I = cv2.remap(I_raw, map_1, map_2)

AprilTag Detection

To use the python AprilTags bindings from this repo, you first create a Detector object. There are a bunch of different arguments for creating a Detector, and I'll highlight the most important ones. - Families: The families of AprilTags it should look for, we use tagStandard41h12. - nthreads: Number of threads to use for detection, using more will speed up detections. - quad-decimate: Uses a lower resolution image for detection, improving speed but reducing accuracy/pose estimation. Defaults to 1.0 but I'd recommend a value between 2.0 and 4.0 for optimal tradeoff. - debug: Defaults to 0 but if set to 1 will save images from each step in the detection process. Very computationally expensive, should only be used on single frames.

To use the Detector, we call the detect() function on a image. For pose estimation, we set estimate_tag_pose to True and supply the tag size and four elements from the camera's K matrix. 

The output of the detect() functions is a list of Detection objects. Each Detection contains a lot of information about the tag it detected and I'll highlight the important ones. - Tag ID: The ID of the Tag - Corners: A list of 4 tuples containing the pixel coordinates of the corners. These wrap counter clockwise from the bottom left corner. - \(Pose_R\): A 3x3 Rotation matrix of the tag in the camera frame - \(Pose_t\): A 3x1 Translation vector of the tag in the camera frame

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### In real_time.py
detector = Detector(families="tagStandard41h12",nthreads=4)

### In stream.py
PARAMS = [K[0,0],K[1,1],K[2,0],K[2,1]] #elements from the K matrix
TAG_SIZE = .10 #Tag size from Step 1 in meters 
detections = detector.detect(I, estimate_tag_pose=True, camera_params=PARAMS,tag_size=TAG_SIZE)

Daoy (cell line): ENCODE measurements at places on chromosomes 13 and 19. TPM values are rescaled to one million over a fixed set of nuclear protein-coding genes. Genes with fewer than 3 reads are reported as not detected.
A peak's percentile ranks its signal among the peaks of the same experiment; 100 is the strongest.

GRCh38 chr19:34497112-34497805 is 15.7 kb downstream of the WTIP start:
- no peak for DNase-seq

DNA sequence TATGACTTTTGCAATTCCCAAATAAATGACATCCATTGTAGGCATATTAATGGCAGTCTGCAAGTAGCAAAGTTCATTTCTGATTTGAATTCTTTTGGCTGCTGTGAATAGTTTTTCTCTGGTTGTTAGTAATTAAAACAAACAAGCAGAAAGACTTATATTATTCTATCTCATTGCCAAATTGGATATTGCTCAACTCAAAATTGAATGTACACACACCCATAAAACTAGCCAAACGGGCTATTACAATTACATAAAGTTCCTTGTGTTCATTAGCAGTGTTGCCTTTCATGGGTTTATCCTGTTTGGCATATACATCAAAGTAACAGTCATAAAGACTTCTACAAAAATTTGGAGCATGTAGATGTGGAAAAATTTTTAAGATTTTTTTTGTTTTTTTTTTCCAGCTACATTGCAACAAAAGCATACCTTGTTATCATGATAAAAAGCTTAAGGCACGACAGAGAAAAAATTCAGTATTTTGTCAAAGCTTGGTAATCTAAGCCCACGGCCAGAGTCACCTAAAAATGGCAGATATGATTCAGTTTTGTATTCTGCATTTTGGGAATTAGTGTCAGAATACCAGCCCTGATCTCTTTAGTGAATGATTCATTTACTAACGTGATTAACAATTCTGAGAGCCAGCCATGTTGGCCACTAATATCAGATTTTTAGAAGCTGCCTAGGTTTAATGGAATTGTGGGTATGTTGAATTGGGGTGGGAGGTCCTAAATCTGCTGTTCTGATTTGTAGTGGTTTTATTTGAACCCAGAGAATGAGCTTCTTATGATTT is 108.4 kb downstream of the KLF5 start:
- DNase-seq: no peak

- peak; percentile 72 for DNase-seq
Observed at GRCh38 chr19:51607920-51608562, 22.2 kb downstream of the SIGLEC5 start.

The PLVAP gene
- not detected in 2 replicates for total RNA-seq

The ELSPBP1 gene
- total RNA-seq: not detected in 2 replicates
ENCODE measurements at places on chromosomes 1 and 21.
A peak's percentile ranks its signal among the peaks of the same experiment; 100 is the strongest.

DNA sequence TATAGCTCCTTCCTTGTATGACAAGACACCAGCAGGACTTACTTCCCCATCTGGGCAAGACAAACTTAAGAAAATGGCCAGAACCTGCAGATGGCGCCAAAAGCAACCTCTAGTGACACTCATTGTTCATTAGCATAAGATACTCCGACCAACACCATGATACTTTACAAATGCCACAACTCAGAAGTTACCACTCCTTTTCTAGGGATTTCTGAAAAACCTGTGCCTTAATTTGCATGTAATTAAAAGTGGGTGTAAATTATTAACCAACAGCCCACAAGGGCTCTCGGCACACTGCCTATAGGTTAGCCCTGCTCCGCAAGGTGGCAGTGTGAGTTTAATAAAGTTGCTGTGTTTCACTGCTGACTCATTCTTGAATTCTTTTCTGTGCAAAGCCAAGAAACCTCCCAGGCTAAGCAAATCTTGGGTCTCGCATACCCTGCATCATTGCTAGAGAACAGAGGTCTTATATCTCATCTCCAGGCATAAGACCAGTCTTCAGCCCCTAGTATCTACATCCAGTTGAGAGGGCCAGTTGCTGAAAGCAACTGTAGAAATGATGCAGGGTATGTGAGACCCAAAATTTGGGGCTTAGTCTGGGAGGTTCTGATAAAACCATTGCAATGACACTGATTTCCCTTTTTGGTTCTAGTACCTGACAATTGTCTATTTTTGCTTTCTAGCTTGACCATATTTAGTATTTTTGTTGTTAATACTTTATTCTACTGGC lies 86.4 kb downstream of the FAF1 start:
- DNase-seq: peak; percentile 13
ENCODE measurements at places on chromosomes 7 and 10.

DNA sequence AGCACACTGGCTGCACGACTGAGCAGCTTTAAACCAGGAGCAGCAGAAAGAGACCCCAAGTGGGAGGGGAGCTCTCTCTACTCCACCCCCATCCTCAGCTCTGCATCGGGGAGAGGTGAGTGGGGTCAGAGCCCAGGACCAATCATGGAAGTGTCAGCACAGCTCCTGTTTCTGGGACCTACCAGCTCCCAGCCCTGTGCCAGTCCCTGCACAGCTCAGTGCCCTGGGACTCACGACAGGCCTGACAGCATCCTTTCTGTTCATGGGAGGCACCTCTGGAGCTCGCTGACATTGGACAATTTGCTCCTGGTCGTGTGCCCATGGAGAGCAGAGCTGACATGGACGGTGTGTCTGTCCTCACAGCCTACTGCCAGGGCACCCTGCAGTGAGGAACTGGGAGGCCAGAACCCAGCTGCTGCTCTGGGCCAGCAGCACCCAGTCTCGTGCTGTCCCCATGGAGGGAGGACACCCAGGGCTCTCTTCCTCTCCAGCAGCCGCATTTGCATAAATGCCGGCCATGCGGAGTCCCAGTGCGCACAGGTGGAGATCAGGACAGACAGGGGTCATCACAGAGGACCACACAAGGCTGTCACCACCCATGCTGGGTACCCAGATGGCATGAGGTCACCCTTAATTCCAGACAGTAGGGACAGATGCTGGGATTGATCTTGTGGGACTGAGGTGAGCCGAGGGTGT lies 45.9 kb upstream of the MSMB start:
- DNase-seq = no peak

Pose Estimation

We now have all of the information we need to estimate the position of the camera. What we want is the position of the camera in the global frame, and we can break that into two steps. We get the location of the camera in the tag frame and combine with the location of the tag in the global frame. Both of these steps are applications of rigid-body transformations. A rigid-body transformation combines a translational transformation \(O\) to translate from one frame's origin to another and a rotational transformation \(R\) to rotate from one frame's coordinae axes to another. A great explanation of the theory behind this can be found here. We compose the two to take a point in Frame A and get it's location in frame B. $$^{B}p =^{B}{A}R ^{A}p + ^{B}O $$

First, we need the rotation matrix R and translation vector t of the camera in the tag frame. We can get these by inverting the Pose_R and Pose_T we get from the Apriltags. R is an orthogonal rotation matrix, meaning the inverse is the same as the transpose. t is a translation vector, so its inverse just negates everything.

\(^{camera}R_{tag} = Pose_R^{T}\)
\(^{camera}t_{tag} = -1 * Pose_t\)

To get the exact location of the camera in the tag frame, we start with the tag center in the tag frame, multiply by \(^{camera}R_{tag}\) and translate by \(^{camera}t_{tag}\) . But the coordinates of the tag center in the tag frame is \((0,0,0)\) so our final equation is \(^{camera}Position = ^{camera}R_{tag} * ^{camera}t_{tag}\)

The next step is a correction between the official tag frame on the AprilTags website and the tag frame that I chose to use. My reasoning for choosing to use a slightly different tag frame is that my tag frame aligns with the global frame if all the Euler angles are 0 which helps me visualize the global transformations. The official AprilTags tag frame has the z-axis pointing from the tag center into the wall. The x-axis is to the right in the image taken by the camera, and y is down. This means to transform to our global frame with X right, Y up and Z out of the wall we need \(X \rightarrow X, Y \rightarrow -Y, Z \rightarrow -Z\). We can use a 3x3 diagonal permutation matrix \(P\) to model this, with either 1 or -1 on the diagonal elements. $$ P= \begin{bmatrix} 1 & 0 & 0\ 0 & -1 & 0 \ 0 & 0 & -1 \end{bmatrix} $$